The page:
RENO, Nev. — Just after sunrise on a chilly winter morning, Nene and her four children — the youngest securely tucked in a stroller — set out from their temporary home in an emergency family shelter to their latest bus stop.
They walked past a small convenience store, where customers played slot machines or sipped beer in brown paper bags outside. They sidestepped some adults sorting through grocery carts piled high with personal belongings. They eased past a man collecting discarded cigarettes.
Locking the wheel of the stroller, Nene, 24, lit a cigarette and waited with other families walking from the shelter.
A father staying there didn’t love the location. “This is a lousy spot for a bus stop,” he muttered as a caravan of yellow buses turned the corner. “We gotta walk through the drunks and druggies.”
Lousy or not, the bus stop represented perhaps the only guarantee of stability for families experiencing homelessness.
Since 1987, the federal government has required school districts to provide transportation for students to get to the last school they attended before losing their housing. That’s important because school is where students can find a haven of stability no matter how unpredictable life gets. It’s the place they go every day, greet the same adults and sometimes receive their only warm meals.
And yet, more than 30 years later, that federal mandate lacks federal enforcement, even as its impact is gaining attention as the homeless population grows and schools — many for the first time — grapple with students who have nowhere to go after the final bell.
Early data from Nevada’s Washoe County School District, which includes Reno, suggests that providing transportation for students experiencing homeless makes a difference: For the class of 2017, nearly two-thirds of homeless students who attended the same Washoe County high school for all four years graduated on time. That’s nearly twice the rate for homeless students who switched high schools at least twice there.
Researchers in New York City found similar results, with school stability pushing graduation rates for some homeless students above the citywide average.
Providing such stability isn’t cheap: In Washington, school districts estimate they spent more than $31.5 million on homeless student transportation in 2017-18 — a 32% increase since 2015-16. Even at that cost, half of all districts received less than a full reimbursement from the state for transportation, the state auditor’s office recently found.
In Washoe County, which spans over 6,000 square miles in Northern Nevada, transportation for homeless students costs roughly $1.9 million each year.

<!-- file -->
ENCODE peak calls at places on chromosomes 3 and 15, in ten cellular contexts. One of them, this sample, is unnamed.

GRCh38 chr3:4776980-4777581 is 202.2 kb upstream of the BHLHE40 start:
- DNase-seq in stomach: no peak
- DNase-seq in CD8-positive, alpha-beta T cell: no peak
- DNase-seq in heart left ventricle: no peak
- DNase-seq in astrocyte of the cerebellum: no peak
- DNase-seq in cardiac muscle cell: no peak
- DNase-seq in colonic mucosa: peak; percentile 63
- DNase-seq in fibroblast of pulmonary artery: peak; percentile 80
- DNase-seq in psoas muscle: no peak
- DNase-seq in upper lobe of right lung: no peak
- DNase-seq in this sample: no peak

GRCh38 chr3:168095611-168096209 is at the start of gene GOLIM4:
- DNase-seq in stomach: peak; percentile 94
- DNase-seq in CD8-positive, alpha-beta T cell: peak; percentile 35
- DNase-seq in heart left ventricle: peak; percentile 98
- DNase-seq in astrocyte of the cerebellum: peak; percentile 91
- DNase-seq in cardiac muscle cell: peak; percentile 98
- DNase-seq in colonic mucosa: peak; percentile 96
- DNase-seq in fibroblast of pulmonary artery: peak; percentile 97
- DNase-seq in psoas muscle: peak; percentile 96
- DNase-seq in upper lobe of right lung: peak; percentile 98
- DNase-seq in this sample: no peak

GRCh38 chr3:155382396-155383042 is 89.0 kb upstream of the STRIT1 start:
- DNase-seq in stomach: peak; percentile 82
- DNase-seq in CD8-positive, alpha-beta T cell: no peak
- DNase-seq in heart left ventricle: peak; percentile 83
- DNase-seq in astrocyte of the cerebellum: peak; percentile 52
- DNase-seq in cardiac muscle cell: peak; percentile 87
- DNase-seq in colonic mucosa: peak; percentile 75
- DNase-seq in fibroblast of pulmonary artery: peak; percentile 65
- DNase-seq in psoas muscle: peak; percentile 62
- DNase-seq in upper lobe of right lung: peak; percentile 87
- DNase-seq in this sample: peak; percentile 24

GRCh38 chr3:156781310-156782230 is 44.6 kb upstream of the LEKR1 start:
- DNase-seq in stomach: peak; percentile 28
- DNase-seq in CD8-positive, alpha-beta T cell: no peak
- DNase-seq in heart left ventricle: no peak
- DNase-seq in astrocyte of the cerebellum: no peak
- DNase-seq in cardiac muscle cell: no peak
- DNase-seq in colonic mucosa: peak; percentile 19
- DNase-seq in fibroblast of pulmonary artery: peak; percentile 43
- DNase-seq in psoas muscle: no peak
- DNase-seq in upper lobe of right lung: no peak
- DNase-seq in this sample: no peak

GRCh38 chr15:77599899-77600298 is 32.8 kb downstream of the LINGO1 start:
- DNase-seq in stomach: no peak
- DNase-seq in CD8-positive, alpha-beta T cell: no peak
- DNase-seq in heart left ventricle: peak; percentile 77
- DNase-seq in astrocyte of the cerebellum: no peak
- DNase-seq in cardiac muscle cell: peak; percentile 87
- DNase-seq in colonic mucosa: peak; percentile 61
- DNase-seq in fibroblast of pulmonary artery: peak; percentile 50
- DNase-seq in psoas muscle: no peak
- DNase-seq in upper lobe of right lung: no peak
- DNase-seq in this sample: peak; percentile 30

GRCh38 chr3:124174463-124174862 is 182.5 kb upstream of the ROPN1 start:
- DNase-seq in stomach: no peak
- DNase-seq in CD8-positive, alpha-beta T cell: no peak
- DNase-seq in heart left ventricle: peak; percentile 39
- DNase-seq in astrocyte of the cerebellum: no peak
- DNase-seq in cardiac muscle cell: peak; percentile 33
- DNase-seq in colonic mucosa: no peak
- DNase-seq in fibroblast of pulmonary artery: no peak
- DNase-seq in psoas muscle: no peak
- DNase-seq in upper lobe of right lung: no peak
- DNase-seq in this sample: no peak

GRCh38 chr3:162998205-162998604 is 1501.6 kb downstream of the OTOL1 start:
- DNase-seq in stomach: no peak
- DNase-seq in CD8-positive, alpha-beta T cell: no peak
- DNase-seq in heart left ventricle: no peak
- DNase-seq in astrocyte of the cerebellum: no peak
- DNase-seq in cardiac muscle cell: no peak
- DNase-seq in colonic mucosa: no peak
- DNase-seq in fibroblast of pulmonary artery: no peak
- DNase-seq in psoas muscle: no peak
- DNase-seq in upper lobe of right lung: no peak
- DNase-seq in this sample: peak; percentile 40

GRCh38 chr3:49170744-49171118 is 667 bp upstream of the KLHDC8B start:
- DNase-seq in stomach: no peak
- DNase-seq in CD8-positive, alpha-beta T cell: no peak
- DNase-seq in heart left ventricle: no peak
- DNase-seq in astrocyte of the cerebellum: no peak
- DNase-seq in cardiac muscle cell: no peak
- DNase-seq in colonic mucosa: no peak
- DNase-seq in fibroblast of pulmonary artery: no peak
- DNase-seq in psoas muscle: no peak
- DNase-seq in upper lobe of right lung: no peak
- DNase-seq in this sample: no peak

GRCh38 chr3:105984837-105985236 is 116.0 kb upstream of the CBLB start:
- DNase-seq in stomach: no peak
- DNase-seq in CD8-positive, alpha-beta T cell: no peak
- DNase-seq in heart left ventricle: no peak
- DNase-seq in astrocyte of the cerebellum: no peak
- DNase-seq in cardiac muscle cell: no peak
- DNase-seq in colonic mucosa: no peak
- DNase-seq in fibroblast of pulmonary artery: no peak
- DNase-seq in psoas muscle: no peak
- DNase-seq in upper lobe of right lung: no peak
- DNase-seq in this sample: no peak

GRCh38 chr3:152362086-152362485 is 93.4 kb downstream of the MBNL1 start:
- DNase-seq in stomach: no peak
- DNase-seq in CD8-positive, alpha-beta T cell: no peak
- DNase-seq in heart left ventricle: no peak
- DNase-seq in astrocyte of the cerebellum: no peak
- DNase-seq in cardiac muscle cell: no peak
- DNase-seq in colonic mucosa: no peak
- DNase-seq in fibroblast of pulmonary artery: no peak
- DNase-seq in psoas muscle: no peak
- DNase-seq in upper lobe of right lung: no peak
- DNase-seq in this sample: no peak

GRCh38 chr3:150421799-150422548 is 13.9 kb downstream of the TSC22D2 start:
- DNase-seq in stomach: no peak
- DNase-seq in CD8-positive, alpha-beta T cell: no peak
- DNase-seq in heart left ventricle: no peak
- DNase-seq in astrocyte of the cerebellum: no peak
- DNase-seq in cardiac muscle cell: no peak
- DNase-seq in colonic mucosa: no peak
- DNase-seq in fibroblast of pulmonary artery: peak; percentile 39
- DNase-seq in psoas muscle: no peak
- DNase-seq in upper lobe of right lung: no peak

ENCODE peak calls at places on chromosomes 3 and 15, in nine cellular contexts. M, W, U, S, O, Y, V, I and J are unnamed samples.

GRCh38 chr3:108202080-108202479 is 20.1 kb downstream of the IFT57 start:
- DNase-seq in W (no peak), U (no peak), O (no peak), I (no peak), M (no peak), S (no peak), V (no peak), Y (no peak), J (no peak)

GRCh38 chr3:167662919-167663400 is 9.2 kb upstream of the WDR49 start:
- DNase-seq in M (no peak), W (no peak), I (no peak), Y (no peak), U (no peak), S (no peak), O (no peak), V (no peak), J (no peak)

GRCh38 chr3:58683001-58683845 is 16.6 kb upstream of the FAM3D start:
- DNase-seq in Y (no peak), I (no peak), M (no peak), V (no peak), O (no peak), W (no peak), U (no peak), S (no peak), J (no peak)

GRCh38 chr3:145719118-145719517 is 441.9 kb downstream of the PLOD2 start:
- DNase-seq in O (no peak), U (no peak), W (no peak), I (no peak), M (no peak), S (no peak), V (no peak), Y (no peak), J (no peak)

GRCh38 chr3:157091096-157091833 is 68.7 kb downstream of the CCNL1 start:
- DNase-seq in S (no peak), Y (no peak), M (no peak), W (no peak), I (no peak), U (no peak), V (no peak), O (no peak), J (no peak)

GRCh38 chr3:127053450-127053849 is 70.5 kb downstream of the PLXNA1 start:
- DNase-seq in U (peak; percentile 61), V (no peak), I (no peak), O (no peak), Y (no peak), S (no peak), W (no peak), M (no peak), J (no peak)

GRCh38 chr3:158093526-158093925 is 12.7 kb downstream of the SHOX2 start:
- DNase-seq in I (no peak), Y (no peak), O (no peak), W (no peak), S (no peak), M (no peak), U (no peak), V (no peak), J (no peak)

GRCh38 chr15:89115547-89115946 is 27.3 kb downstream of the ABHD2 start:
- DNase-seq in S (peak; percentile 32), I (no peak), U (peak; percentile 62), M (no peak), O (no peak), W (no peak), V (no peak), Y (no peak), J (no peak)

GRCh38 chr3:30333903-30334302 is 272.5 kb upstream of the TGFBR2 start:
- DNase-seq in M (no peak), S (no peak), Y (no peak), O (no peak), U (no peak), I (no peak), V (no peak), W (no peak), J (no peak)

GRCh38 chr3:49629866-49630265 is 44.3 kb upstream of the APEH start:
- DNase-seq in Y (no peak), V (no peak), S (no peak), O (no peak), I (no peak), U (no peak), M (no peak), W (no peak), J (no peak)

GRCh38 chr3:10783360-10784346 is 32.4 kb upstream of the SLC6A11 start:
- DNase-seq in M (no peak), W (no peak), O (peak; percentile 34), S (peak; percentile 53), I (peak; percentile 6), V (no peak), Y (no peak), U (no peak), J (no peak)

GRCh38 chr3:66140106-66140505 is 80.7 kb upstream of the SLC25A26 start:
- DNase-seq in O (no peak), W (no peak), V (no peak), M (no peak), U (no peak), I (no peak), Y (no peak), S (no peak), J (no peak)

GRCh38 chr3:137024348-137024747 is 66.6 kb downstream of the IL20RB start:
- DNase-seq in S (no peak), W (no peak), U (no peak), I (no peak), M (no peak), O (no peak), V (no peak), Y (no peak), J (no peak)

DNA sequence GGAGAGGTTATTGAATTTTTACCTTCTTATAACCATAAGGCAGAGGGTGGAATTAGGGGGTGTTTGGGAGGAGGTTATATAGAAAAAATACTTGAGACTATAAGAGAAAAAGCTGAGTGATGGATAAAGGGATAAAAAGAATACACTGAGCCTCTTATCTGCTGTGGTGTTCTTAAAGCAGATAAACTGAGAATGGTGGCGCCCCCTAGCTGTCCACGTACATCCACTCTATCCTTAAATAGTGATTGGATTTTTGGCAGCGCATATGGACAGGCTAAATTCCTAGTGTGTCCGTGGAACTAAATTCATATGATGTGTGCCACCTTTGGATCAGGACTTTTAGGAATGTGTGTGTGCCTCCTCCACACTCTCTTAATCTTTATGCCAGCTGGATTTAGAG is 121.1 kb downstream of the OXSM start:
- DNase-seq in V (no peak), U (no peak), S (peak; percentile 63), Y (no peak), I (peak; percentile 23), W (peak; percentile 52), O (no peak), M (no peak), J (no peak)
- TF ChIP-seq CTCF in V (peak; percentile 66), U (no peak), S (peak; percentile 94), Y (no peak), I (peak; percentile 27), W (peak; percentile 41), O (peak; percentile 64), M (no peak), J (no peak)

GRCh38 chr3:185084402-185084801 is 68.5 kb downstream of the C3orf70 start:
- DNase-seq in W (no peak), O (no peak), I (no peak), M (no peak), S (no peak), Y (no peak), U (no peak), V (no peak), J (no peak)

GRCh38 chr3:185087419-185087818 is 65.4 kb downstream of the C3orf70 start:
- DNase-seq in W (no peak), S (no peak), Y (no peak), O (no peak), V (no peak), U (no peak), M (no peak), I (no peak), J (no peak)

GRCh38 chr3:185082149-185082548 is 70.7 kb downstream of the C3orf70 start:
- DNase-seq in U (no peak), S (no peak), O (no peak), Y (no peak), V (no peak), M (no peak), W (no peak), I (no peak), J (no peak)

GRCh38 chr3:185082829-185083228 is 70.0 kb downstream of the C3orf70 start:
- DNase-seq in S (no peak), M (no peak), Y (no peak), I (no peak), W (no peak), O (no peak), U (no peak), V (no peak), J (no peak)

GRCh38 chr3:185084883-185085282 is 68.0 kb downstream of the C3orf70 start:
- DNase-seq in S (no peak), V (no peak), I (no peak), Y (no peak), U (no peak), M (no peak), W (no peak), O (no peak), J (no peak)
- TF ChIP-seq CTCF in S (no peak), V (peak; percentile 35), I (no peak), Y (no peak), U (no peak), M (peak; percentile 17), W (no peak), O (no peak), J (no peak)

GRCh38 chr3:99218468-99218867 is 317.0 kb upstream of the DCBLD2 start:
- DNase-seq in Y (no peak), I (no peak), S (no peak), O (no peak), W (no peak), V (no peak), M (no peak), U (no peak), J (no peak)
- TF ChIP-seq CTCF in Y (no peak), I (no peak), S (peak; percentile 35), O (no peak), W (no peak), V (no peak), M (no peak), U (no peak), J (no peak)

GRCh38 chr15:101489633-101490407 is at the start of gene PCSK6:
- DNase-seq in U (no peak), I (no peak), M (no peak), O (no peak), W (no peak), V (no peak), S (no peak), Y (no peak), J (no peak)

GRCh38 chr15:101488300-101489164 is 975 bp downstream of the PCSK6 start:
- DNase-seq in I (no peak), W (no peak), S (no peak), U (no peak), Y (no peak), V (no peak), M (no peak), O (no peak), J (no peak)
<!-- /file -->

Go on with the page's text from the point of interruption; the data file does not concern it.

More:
Considerations of cost come amid renewed debate over whether transportation is the most effective way to spend limited resources, and whether the money could be better spent on housing — removing the need for long-distance busing to begin with.
Katara Jordan manages policy and advocacy for Building Changes, a Seattle-based nonprofit that works to end family and youth homelessness in Washington. She’s not new to the argument that policymakers must decide between spending more on housing or transportation for homeless students.
For her, it’s not a matter of choosing one or the other.
“It’s not beds (versus) buses,” Jordan said. “It’s beds and buses.”
This time last year, as children returned to school, The Seattle Times’ Education Lab chronicled the growing number of homeless students throughout Washington. It’s not unusual for school districts to pay other districts to help bus students who can only find a place to sleep in a distant city.
Many readers questioned that practice: Why can’t homeless students just transfer to whichever school is closest to a shelter or relative’s home?
Barbara Duffield, executive director of SchoolHouse Connection, a Washington, D.C.-based national nonprofit working to overcome homelessness through education, often hears arguments that transportation money could be better spent on housing.
“Simply providing housing doesn’t address the complex root causes for many families,” Duffield said. But “spending the money to keep kids in the same schools is in the law precisely because of its ties to academic outcomes.”
She pointed to Washoe County as an example of those ties.
Seattle and Reno may not seem to have much in common, but like Seattle, the self-proclaimed Biggest Little City in the World is undergoing change.
Companies like Amazon and Tesla have imported high-wage workers willing to pay cash for new homes. Construction crews have started demolishing weekly motels — a downtown icon and temporary option for struggling families — to make room for luxury housing.
In 2017, Nevada ranked first out of all states for the greatest shortage of affordable housing for extremely low-income families. The Silver State also has the highest rate of unsheltered and unaccompanied homeless youth.
Amid that rapid change, graduation data shows promise that Reno’s big bet on busing improved outcomes for students facing so much instability.
Keeping students at the same school can boost their sense of support and keep them from losing ground academically, said Brittney Kucera, who oversees the school district’s support for homeless students and children in foster care. “Changing schools is the last thing we want to do unless it is in the best interest of the student.”
Similar to Reno, researchers have found school stability yields results in New York City: Homeless students there who did not transfer schools and who were absent less often graduated at higher rates than the citywide average for all students, homeless or not.